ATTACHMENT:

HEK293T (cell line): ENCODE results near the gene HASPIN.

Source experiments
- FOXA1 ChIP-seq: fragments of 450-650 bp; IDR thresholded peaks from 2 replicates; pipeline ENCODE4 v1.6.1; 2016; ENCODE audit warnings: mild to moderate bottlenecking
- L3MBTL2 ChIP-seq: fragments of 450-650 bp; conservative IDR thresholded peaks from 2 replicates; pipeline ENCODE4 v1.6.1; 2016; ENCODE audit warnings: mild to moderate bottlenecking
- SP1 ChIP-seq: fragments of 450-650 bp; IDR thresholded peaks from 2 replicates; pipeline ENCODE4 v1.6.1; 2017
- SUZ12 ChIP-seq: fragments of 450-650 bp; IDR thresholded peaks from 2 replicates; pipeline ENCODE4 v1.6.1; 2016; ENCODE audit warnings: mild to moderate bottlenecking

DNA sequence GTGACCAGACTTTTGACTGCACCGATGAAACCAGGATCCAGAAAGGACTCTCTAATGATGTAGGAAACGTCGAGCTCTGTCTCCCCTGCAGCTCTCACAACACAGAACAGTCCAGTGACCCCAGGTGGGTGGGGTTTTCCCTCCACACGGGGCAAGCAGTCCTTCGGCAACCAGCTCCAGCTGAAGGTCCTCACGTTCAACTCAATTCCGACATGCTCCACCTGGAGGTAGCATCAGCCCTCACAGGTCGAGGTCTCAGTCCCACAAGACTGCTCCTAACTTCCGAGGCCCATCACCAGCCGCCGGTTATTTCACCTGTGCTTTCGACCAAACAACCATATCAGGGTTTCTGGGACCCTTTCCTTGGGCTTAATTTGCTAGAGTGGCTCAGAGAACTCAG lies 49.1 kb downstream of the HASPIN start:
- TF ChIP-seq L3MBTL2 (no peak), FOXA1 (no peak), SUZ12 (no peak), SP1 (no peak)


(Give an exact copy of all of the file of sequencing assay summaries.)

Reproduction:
HEK293T (cell line): ENCODE results near the gene HASPIN.

Source experiments
- FOXA1 ChIP-seq: fragments of 450-650 bp; IDR thresholded peaks from 2 replicates; pipeline ENCODE4 v1.6.1; 2016; ENCODE audit warnings: mild to moderate bottlenecking
- L3MBTL2 ChIP-seq: fragments of 450-650 bp; conservative IDR thresholded peaks from 2 replicates; pipeline ENCODE4 v1.6.1; 2016; ENCODE audit warnings: mild to moderate bottlenecking
- SP1 ChIP-seq: fragments of 450-650 bp; IDR thresholded peaks from 2 replicates; pipeline ENCODE4 v1.6.1; 2017
- SUZ12 ChIP-seq: fragments of 450-650 bp; IDR thresholded peaks from 2 replicates; pipeline ENCODE4 v1.6.1; 2016; ENCODE audit warnings: mild to moderate bottlenecking

DNA sequence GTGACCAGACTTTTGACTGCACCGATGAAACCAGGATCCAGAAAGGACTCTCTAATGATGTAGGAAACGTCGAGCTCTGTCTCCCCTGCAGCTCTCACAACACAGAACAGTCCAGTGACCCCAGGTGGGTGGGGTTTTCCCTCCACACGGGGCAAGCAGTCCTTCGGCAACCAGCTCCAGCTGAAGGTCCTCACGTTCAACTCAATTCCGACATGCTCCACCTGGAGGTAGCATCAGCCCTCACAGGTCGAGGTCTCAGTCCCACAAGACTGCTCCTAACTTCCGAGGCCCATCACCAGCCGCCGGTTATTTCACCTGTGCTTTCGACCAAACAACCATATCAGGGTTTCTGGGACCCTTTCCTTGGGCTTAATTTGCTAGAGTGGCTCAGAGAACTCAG lies 49.1 kb downstream of the HASPIN start:
- TF ChIP-seq L3MBTL2 (no peak), FOXA1 (no peak), SUZ12 (no peak), SP1 (no peak)